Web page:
Once Hillview had been established it was commonplace for the governors to travel to Moss Vale by rail. They travelled in a vice-regal carriage and alighted at Moss Vale where there was a special vice-regal waiting room. The retreat was used by all state governors until 1958. It became privately owned but the government re-purchased it in 1986.
Things to see
Hillview, just north of Sutton Forest on the Illawarra Highway, was, from 1882 to 1958, the official country residence of the governors of NSW. The homestead was built in the late 1850s by Robert Richardson. The government purchased the house and estate in 1882 and extensive renovations were carried out, at considerable expense. The grounds and interior were greatly improved and Lord August Loftus became the first governor to occupy the house.
The retreat was used until 1958 when it was sold into private hands, though the government re-purchased it in 1986. Hillview is located on the Illawarra Highway about 2 km north of Sutton Forest. The house is open for inspection, but only occasionally. Ring the Southern Highlands Visitors' Centre for the exact dates on (1300) 657 559.
A little closer to the town, on the other side of the highway, just before the Medway Rivulet, is what remains of 'Newbury', a 700-acre estate awarded in 1822 to Captain John Nicholson, harbour master of Port Jackson, for refloating the brig Lady Nelson from the bar of the Hastings River. It is reported that he chose the name because his neighbour had named his estate Oldbury.
All Saints Church of England
All Saints Church of England was erected in 1861. Designed by Edmund Blacket it was consecrated by Bishop Barker. The cemetery bears testimony to the existence of the earlier church. It became the resting place for many soldiers who were stationed at Berrima. The visiting governors worshipped here. The gates came from Hillview when it was sold in 1958.
All Saints Church of England
Further along the road is The Royal Inn, a handsome hotel which offers good food and pleasant surroundings. Although this building is not very old it is on the site of the original Talbot Inn (1833).
The most impressive building in the village is Sutton Farm which was originally built by convicts from Berrima (c.1830). The magnificent cedar staircase came from a 17th century church near Dublin. The house has been extensively modified, was used in the film Phar Lap, and is now the Highlands Equestrian Centre on the lllawarra Highway. Situated on 50 acres they offer lessons, trail rides and holiday camps with bed and breakfast, contact (02) 4868 2584. The stables are of exceptional quality.
Just south of the equestrian centre, on the Illawarra Highway, is St Patrick's Church which was built in 1878-79. It has an interesting graveyard. A slab building used as a church and a school was erected on the site in 1854.
A few hundred metres north of the equestrian centre, on the same side of the highway, are the Red Cow Farm gardens which are quite beautiful and well worth a look. They are open for inspections at certain times of the year. Again, check the times with the visitors' centre. The cottage was originally the Red Cow Inn, erected in 1834 on land granted to George Sewell.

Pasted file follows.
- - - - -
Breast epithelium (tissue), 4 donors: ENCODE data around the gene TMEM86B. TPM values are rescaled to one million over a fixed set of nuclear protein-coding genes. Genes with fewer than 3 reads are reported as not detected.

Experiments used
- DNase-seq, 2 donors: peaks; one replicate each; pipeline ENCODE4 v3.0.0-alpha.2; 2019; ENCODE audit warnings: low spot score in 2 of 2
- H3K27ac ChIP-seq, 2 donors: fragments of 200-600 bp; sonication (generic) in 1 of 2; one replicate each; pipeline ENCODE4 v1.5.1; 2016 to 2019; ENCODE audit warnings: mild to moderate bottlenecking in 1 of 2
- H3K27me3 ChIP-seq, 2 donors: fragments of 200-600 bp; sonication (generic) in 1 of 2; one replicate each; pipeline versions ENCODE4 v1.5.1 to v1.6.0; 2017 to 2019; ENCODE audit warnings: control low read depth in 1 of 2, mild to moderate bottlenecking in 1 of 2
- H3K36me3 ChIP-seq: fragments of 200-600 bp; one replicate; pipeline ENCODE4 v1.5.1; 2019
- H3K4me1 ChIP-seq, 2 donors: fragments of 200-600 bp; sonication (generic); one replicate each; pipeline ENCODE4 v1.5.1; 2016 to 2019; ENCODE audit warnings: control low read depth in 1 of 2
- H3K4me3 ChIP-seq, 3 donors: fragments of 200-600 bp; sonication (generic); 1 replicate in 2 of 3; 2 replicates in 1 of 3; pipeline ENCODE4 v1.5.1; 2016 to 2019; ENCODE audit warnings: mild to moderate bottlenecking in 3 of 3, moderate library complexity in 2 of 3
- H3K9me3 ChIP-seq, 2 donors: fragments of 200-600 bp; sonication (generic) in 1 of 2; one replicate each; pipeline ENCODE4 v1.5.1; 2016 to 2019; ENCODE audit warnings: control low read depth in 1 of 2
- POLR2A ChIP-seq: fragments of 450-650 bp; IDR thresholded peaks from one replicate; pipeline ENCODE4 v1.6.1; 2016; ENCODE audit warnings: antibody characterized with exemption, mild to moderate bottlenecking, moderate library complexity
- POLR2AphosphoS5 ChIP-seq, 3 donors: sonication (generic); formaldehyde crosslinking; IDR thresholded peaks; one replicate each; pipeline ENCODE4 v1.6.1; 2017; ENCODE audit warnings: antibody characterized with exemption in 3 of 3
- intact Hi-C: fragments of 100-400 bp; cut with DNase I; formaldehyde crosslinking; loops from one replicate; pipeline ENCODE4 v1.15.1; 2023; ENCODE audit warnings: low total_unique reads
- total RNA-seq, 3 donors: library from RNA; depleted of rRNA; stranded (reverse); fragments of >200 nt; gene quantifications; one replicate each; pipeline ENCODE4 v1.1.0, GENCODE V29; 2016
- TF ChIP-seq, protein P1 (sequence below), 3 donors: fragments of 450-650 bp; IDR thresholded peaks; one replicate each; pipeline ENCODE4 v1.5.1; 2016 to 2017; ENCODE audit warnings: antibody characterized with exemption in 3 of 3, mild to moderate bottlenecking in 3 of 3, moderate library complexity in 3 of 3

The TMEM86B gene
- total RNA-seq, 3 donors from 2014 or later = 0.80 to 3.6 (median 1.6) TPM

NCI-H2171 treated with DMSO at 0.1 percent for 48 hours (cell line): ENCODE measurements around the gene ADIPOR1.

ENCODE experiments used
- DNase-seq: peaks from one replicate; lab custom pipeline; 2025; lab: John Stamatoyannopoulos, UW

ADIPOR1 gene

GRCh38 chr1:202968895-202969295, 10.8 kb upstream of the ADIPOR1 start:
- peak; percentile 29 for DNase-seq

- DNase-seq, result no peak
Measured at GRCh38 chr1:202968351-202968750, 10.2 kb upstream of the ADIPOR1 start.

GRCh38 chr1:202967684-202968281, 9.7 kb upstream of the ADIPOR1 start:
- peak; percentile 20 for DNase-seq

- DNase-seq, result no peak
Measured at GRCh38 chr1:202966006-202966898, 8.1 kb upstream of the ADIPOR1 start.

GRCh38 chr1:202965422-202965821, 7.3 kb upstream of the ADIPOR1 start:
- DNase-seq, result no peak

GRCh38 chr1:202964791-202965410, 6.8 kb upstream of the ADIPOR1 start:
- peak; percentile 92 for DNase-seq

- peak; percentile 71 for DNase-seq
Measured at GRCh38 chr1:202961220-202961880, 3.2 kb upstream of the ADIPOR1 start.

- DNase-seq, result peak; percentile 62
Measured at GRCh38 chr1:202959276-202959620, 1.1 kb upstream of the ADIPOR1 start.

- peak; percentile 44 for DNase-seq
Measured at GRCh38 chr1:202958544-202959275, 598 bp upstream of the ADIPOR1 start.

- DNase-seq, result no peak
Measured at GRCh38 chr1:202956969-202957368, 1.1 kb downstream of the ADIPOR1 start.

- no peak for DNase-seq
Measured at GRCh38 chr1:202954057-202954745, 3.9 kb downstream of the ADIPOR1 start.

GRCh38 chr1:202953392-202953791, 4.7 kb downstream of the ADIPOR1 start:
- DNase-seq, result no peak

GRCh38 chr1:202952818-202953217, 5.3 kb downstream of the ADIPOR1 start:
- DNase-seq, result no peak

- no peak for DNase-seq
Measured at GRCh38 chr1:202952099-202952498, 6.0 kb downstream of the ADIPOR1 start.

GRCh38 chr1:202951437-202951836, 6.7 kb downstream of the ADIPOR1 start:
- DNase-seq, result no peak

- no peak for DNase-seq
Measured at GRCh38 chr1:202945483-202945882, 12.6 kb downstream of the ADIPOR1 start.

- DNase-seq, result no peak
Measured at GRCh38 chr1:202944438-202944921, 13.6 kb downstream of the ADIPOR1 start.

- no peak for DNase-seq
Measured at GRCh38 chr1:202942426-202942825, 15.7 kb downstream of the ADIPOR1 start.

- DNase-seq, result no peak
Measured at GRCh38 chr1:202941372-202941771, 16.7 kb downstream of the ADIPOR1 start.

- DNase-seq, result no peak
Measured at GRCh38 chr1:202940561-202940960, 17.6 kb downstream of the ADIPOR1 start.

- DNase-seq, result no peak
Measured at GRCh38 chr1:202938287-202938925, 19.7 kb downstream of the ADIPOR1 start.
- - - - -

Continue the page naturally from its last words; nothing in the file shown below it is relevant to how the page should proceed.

Golden Vale Rd heads north-west off the Illawarra Highway at the northern end of Sutton Forest, just south of the Medway Rivulet. It leads to the historic home, Golden Valley, a sandstone house built in 1870 for Benjamin Carter who was the first to mine the kerosene shale which his son discovered in the Joadja Valley and which led to the establishment of the town (see entry on Joadja). There are a number of stone outbuildings (stables, meat house and barn) and a weatherboard woolshed.
Black Horse Farm was originally the Black Horse Inn (1835). Outbuildings include a slab shearing shed.Jacky Jacky was actually taken prisoner at the Black Horse Inn when he was overpowered by the owner during a hold-up. There is little left today so the effort is only for the genuine enthusiast. Follow Golden Vale Rd to its terminus at the old Hume Highway. Turn left and it can be found, about 1 km along, on the left.
Mt Broughton Golf and Country Club is located on Kater Rd, contact (02) 4869 1597. The Celtic Market is held on the third Sunday of each month at the Sutton Forest village hall on the Illawarra Highway.
A Little Piece of Scotland has an extensive array of Scottish craftware and shortbread and are open daily.
Penrose Park Monastery is home to the Catholic order of Pauline monks. Visitors attend the Marian Devotions on the 13th of each month. It is on Hanging Rock Rd which runs off the F5 freeway just south of the Sutton Forest McDonald's which is located on the freeway. The Eling Forest Vineyard is also just south of the McDonald's on the freeway , contact (02) 4878 9499.
In the Canyonleigh area, 18 km west, is Tugalong Outback Station, an 'adventure lodge' where horse riding, 4WD tours, abseiling, clay pigeon shooting, wildlife tours and bushwalking can all be pursued, contact: (02) 4878 9247. Both Tugalong and Weston Grove Holiday Ranch (contact 02-4878 9290) are on Tugalong Rd which heads north off Canyonleigh Rd. The latter runs west from the intersection of the Illawarra and Hume Highways.
Highlands Trips and Treks, P.O. Box 298, Bundanoon NSW 2578. Phone/Fax 02 4883 6523 or Mobile 015 244 714 and email firstname.lastname@example.org offer 4WD tours and bushwalks in the Southern Highlands and will pick you up from your accommodation, be it in Sydney or the highlands.
Tourism Southern Highlands
62-70 Main St Mittagong
Sutton Forest NSW 2577
Telephone: (02) 4871 2888, 1300 657 559
Facsimile: (02) 4871 3515